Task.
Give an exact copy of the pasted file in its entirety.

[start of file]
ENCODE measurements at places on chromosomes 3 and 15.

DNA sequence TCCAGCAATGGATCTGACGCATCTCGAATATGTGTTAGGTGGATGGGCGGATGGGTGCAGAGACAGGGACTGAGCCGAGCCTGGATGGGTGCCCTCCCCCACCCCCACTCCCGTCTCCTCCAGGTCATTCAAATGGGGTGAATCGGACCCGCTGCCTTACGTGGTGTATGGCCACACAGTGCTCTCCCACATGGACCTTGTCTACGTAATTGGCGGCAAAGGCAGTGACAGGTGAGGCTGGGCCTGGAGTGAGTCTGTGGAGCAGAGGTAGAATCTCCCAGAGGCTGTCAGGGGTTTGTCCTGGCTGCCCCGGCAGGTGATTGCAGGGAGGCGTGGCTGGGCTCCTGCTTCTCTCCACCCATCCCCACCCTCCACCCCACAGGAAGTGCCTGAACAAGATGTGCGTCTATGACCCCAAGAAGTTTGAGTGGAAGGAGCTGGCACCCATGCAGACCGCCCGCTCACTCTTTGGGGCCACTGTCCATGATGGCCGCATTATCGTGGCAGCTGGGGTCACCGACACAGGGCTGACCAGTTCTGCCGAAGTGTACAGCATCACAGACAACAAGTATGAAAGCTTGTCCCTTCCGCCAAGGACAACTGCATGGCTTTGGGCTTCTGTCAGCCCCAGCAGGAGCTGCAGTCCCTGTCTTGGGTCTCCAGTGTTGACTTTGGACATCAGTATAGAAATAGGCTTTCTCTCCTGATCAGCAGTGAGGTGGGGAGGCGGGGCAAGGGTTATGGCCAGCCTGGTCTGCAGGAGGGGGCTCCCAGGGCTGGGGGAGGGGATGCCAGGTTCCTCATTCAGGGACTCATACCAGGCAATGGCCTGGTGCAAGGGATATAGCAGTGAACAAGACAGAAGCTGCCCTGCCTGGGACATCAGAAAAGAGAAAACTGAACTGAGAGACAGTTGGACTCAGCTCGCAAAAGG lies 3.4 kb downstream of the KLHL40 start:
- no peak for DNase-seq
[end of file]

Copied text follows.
ENCODE measurements at places on chromosomes 3 and 15.

DNA sequence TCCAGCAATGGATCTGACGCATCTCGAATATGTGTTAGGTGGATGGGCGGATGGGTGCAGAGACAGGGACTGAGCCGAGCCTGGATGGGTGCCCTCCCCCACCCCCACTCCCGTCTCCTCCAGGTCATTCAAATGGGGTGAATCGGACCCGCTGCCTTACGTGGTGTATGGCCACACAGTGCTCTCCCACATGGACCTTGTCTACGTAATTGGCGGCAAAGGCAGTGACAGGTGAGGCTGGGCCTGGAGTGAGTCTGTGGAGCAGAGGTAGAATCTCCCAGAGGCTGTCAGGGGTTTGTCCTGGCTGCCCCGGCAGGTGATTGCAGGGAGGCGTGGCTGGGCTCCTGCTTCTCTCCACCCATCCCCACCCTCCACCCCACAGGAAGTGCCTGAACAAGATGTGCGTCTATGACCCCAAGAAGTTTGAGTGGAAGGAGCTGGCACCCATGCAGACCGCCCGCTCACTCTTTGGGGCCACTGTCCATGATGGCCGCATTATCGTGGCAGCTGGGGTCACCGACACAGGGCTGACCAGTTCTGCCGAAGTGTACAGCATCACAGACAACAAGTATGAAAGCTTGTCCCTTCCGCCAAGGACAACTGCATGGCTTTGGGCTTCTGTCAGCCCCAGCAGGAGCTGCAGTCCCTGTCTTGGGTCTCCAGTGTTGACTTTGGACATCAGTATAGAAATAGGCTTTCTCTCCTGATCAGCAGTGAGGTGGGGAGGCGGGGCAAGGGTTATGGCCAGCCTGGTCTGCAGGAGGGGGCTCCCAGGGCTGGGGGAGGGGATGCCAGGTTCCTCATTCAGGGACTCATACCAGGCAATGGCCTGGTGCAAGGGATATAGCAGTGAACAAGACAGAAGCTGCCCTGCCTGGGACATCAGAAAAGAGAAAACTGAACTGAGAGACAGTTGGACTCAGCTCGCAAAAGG lies 3.4 kb downstream of the KLHL40 start:
- no peak for DNase-seq